Hoosier State passenger rail service extended 4 months

The Indiana Department of Transportation and seven local partners will keep funding passenger rail service between Indianapolis and Chicago through Jan. 31 while the state agency negotiates with a private vendor to operate the line, it said Wednesday.

INDOT and the communities of Indianapolis, Beech Grove, Crawfordsville, Rensselaer, Lafayette, West Lafayette and Tippecanoe County agreed to the four-month extension of the Hoosier Line allowed under the state's existing agreement with Amtrak, the agency said.

INDOT is negotiating with Corridor Capital LLC to improve the rail service and how it's funded. The four-month contract extension through January gives the state and the company additional time to strike a deal.

"For the Hoosier State, we are hoping to build from the experience of North Carolina's successful Piedmont service, in which the state and its private contractors worked with Amtrak to improve and grow passenger rail," Robert Zier, INDOT's director of multimodal planning and programs, said in a statement.

Corridor Capital teamed with RailPlan International to provide train inspection and maintenance services for state-supported passenger rail services in North Carolina and Maryland, The Indianapolis Star reported.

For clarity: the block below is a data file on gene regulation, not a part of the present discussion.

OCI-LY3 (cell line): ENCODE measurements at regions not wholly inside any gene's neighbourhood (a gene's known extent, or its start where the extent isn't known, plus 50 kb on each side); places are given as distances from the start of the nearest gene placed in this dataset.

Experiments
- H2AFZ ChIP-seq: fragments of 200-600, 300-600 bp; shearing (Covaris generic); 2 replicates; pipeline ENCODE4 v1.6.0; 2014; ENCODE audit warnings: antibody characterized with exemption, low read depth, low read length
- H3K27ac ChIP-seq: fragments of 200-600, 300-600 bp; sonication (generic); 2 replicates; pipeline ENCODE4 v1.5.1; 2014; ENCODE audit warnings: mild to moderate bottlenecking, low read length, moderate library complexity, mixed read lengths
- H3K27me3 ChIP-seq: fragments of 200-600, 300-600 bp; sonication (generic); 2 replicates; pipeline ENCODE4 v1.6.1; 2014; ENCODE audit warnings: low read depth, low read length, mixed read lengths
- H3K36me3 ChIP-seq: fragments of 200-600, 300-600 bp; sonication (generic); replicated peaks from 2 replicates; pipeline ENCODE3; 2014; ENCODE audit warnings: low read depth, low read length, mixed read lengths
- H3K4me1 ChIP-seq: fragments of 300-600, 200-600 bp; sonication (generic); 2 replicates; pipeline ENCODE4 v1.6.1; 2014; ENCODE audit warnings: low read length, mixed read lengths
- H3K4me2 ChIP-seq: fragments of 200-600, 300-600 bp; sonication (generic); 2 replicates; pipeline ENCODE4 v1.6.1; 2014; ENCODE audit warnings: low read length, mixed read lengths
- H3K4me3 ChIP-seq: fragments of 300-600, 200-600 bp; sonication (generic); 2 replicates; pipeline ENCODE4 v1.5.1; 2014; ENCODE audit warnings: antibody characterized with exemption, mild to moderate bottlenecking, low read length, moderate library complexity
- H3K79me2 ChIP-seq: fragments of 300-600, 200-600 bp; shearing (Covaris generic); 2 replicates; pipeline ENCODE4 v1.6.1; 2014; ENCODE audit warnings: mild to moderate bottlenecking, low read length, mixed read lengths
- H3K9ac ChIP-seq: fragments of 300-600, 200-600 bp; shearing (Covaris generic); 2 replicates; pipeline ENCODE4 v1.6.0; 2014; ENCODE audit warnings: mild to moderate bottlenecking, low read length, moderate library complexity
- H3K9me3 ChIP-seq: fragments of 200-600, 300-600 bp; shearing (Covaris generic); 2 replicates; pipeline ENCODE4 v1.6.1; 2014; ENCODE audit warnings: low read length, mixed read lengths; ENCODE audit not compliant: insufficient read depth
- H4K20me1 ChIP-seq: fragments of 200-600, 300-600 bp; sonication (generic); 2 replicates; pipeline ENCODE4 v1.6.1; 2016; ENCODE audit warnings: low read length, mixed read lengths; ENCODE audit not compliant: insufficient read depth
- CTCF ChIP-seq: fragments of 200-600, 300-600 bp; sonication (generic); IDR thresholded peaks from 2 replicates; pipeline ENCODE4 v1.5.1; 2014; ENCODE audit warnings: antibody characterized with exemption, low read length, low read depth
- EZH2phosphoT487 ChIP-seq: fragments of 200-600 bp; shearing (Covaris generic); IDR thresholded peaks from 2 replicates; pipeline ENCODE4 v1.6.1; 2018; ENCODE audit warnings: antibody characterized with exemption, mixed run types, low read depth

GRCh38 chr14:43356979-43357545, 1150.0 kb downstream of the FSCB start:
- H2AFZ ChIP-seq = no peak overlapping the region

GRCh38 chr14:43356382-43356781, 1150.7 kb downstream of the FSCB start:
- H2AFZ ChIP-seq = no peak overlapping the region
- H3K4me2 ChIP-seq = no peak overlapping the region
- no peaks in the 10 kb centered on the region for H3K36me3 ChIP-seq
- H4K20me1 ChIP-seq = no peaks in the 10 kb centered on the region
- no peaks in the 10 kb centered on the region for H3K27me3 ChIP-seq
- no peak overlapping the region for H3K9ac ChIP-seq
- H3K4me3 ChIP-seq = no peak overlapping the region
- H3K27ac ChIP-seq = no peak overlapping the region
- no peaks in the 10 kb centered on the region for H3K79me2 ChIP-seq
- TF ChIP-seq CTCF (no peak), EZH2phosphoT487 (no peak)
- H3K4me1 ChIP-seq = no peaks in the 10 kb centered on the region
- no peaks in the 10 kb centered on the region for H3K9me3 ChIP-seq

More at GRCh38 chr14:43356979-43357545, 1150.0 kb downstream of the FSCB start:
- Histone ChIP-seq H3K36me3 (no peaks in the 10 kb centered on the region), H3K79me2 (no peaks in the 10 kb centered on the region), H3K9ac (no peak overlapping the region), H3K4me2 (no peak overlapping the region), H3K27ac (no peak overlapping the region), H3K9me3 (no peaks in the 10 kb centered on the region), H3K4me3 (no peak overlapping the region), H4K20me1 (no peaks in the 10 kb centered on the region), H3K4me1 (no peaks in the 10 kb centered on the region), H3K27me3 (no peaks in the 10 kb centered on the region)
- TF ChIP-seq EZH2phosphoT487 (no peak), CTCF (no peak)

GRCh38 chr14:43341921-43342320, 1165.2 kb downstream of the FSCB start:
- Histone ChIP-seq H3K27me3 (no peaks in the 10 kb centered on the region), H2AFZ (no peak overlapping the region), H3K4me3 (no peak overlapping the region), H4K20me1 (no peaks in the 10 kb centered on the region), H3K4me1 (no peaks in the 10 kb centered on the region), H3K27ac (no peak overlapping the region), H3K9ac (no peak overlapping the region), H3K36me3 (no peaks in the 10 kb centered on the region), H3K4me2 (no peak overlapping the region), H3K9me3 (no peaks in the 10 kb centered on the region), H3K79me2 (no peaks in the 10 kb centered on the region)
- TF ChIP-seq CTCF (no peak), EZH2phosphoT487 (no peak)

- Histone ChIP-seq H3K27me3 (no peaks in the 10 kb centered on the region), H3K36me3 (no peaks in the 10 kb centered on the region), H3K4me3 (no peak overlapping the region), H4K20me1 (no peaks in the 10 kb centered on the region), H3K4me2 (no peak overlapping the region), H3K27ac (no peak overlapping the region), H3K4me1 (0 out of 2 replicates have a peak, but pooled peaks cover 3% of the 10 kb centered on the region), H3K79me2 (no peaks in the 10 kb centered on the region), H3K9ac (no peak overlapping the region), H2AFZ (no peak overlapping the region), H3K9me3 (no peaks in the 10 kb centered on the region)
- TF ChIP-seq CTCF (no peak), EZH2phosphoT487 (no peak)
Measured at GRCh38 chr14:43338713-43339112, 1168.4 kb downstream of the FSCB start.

Indianapolis initially planned to pull out of the funding arrangement Oct. 1, but city public works spokeswoman Stephanie Wilson said it will continue paying $25,000 per month in federal funds under the extension.

"We want to give them time to be successful," Wilson said in a telephone interview.

INDOT and the seven local partners agreed to pay a $2.7 million subsidy to Amtrak after the passenger train agency announced it was ending funding for passenger lines shorter than 750 miles. INDOT did not reveal the cost of the extension.

The Hoosier State and Amtrak's long-distance Cardinal line combine to provide once-daily, roundtrip passenger rail service between Indianapolis and Chicago with stops in Crawfordsville, Lafayette, Rensselaer and Dyer.

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